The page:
“Turns out Thomas Wolfe was wrong: you can go home again.”
So declared Frances Mayes, who returned to the South in 2007 to live in Hillsborough, N.C., after decades of exile in California and Italy (the latter serving as a beguiling setting for several memoirs, including “Under the Tuscan Sun”).
“It’s changed drastically, in most ways for the better,” Mayes said of the South, counting greater racial and gender equality among them. “But I feel a deep familiarity, too.”
It is the past, not the present, that fuels her new memoir, “Under Magnolia,” which poignantly recounts her upbringing in Georgia.
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Recently Mayes talked about places that played significant roles in her childhood, from her hometown, Fitzgerald, to Georgia’s verdant barrier islands. The following are edited excerpts from the conversation.
Q: Is there any place from your childhood you return to often?
A: That whole string of islands, the Golden Isles of Georgia, is a favorite of mine. They’re spectacular: marshes on one side, wide sandy beaches on the other. As a child I loved Jekyll Island. It was a playground for Northern robber barons, but after World War II it was largely abandoned. So there were all of these beautiful, deserted, shingled mansions, which were oddly enough called cottages. It was a mysterious place for a child to explore. Now a lot of the houses have been restored, and the Jekyll Island Club, which was private, is now a hotel. It’s a very gracious place to stay, with croquet courts, a swimming pool, enormous moss-strewn oak trees.
I absolutely love Little St. Simons Island, which is a private island, and has only one place to stay, the Lodge on Little St. Simons Island. I’d say it’s comfortably rustic, but what makes it so special is that it’s a 7-mile beach with no one on it. To paddle around in the marshes, alone — privacy is the ultimate luxury to me.
Q: You grew up in Fitzgerald. Any reason for a tourist to pass through?
A: I’m not sure if it would hold as much interest to a tourist as it does to me, but it’s nice just to ride around and see how it’s laid out. It was built by soldiers, Northern and Southern, after the War between the States, as a colony dedicated to reunifying the country. Many of the streets in the town center are named for Northern and Southern generals, and the town’s four borders are named after Southern and Northern battleships. Even the cemetery is laid out like the Battle of Gettysburg. It has one bizarre aspect: This particular breed of exotic chicken roams the town freely, which means you can’t sleep beyond 6 a.m. because they’re making so much racket.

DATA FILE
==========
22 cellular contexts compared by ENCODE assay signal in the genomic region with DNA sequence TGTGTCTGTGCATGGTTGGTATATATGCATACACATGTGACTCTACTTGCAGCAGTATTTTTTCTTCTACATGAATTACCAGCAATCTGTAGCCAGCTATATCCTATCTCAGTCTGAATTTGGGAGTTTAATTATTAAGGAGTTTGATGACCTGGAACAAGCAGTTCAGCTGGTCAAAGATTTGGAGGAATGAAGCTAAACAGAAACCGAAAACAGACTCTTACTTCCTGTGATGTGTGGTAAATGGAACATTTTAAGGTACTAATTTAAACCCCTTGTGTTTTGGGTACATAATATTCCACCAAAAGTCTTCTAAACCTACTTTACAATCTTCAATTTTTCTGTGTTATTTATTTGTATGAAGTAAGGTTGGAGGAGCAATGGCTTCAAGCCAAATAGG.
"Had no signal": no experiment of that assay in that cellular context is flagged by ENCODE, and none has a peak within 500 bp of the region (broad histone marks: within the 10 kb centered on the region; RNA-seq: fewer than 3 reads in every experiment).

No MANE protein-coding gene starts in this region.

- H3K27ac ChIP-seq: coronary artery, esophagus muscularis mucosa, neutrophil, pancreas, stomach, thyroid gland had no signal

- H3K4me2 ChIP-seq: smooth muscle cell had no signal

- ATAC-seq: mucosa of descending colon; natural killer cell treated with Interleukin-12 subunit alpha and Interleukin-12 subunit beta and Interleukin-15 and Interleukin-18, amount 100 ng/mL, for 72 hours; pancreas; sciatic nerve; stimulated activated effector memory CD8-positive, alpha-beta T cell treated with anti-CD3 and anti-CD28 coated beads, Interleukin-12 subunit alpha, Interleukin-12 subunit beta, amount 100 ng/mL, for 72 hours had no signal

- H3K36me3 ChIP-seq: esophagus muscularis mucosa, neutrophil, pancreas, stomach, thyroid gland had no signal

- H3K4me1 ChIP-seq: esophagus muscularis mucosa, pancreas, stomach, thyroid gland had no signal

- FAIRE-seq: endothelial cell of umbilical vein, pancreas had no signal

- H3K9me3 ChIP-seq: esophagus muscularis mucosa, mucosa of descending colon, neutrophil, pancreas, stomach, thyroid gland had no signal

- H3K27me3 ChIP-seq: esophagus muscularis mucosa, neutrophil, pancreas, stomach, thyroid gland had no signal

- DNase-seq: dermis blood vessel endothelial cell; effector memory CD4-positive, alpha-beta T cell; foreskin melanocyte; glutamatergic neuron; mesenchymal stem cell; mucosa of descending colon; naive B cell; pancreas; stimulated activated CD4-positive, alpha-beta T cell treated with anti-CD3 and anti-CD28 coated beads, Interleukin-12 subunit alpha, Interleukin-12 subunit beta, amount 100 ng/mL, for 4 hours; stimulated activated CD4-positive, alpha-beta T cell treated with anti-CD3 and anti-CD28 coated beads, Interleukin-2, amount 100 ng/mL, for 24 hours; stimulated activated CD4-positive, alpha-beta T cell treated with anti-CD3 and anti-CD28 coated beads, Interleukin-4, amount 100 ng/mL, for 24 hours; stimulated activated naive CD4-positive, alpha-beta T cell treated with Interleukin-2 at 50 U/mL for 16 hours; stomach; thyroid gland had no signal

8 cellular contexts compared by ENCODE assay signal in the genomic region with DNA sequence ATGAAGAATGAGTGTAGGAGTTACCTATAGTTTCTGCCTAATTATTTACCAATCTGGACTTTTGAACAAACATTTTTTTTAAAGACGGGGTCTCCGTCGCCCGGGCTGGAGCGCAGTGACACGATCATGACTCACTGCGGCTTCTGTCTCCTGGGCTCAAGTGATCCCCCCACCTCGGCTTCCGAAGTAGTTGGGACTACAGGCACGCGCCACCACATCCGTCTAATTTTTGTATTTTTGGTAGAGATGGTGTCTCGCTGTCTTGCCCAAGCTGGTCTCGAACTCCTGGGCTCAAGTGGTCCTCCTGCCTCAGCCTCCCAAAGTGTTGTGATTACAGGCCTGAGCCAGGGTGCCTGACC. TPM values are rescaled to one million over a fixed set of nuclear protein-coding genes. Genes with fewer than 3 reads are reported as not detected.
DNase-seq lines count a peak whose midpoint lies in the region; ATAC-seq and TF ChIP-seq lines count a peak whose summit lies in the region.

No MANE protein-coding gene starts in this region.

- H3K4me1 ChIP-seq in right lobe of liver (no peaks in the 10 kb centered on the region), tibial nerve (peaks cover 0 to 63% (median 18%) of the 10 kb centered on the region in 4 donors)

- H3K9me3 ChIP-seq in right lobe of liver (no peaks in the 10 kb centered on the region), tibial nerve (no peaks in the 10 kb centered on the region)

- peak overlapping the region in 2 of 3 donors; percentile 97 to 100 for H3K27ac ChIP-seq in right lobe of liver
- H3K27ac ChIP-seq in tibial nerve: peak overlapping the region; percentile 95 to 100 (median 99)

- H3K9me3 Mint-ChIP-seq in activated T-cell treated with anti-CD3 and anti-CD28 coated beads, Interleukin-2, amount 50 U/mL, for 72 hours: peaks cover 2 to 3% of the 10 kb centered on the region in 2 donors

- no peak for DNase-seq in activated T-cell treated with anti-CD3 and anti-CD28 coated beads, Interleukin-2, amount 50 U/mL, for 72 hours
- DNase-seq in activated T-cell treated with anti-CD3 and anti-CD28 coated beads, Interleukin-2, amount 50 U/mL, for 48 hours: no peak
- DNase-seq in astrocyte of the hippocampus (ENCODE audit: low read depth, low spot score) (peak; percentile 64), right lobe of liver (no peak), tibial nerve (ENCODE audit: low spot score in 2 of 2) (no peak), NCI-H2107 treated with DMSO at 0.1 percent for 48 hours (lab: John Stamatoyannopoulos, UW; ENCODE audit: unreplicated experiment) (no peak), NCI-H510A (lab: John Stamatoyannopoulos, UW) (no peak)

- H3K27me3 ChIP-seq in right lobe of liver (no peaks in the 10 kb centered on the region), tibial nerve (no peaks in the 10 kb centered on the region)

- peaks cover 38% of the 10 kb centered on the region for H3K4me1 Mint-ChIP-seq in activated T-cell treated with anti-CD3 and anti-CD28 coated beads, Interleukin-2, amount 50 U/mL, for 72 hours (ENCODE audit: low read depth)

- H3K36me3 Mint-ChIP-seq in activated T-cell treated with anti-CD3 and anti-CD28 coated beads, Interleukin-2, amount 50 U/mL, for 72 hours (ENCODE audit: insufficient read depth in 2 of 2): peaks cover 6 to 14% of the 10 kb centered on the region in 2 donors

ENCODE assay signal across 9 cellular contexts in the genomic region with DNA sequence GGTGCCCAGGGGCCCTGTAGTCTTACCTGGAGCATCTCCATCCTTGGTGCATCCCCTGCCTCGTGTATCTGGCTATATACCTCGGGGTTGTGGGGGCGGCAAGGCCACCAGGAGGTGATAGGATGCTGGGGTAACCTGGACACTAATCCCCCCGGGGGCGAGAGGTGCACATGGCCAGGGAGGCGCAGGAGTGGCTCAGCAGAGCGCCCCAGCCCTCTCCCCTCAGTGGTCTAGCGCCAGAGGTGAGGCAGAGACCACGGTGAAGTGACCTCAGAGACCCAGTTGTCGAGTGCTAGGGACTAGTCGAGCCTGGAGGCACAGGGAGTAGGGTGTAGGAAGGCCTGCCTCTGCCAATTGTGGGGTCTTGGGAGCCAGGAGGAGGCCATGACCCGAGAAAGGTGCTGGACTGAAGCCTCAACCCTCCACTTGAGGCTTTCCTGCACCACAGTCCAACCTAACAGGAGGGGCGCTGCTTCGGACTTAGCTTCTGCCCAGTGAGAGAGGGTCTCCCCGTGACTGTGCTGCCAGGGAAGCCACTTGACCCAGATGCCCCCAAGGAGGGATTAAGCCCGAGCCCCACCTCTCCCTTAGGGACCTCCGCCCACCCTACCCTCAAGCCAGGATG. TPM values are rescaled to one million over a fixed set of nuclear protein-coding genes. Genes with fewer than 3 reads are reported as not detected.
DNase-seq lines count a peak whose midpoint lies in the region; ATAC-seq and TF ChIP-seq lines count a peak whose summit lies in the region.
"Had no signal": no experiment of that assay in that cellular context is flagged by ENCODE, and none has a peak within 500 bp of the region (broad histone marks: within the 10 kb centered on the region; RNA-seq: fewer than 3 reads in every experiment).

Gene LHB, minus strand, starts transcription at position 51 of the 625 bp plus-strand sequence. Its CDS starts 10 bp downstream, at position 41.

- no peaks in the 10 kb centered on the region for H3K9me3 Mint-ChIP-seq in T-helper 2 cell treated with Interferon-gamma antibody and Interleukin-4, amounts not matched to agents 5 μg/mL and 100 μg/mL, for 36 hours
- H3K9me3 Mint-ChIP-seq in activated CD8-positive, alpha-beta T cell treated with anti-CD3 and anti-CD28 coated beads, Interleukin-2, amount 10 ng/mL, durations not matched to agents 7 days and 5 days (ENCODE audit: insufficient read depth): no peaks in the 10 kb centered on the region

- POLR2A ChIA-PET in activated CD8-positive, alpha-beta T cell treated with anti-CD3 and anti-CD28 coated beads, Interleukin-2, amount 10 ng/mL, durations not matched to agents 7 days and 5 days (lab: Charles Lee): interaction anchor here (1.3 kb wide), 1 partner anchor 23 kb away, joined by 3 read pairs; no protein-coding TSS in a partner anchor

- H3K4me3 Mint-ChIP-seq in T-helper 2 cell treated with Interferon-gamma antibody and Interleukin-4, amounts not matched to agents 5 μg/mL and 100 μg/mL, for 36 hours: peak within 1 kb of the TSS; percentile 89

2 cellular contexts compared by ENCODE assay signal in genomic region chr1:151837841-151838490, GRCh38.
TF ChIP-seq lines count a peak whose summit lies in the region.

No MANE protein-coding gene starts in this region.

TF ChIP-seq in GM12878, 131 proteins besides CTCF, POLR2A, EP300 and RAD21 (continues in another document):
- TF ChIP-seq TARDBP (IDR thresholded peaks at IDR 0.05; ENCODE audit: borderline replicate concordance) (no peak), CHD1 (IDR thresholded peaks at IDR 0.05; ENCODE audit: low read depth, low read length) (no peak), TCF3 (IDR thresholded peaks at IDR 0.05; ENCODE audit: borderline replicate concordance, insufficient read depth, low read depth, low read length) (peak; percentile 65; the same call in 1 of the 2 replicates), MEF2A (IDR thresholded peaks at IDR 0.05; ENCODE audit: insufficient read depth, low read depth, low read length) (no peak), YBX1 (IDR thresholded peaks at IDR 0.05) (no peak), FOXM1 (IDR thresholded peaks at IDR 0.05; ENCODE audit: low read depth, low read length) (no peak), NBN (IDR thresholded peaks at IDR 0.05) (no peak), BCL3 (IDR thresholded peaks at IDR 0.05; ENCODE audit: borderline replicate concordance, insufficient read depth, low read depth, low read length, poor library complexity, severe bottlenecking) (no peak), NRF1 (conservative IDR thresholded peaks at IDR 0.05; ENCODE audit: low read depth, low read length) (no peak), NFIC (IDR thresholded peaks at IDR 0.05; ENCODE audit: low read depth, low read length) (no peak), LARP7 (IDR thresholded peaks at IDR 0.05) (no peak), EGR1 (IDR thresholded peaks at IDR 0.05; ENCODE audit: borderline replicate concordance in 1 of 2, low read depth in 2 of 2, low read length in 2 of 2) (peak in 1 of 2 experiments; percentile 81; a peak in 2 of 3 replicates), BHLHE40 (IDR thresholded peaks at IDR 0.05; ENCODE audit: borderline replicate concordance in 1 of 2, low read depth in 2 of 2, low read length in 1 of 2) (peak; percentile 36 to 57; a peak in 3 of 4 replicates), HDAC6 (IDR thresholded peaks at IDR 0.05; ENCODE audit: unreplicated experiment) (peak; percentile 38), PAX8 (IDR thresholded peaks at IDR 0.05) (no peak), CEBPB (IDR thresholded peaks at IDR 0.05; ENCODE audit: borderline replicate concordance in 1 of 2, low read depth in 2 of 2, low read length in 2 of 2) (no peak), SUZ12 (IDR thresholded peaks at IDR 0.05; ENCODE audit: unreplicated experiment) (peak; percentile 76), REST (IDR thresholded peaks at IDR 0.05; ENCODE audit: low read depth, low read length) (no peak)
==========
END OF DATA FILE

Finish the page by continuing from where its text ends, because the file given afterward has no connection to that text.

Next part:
Q: What is it about the South that drives your writing?
A: I love the primitive aspect of the landscape: the low-lying areas, the swamps, the secret flowers, the floating islands, the swamp lights. The big alligator with a little alligator on its back — that’s a primitive, almost primordial sight. Coming back to the South, I see now how the landscape is unusually strong. I think that’s why it’s produced so many writers. They feel very attached to the land, the heat, the humidity. The fact that the limestone substrata develops sink holes, that one day a house is standing, the next it’s disappeared. The power of the landscape, that it can do such things. The storytelling is an attempt to make sense of life. Eudora Welty was the first to pin that down: a sense of place. Everybody from the South senses it.
Q: Would a tourist ever be able to sense it?
A: If a tourist got close enough to the land. Go to Okefenokee Swamp. It’s beautiful, black water. Knees of cypress trees, tall and spooky looking. A watery world, neither land nor sea. There are plants that catch mosquitoes, mysterious and ambiguous things. You think you’re looking at a stick, and it suddenly raises its wings. Jump on an island, and the island starts floating.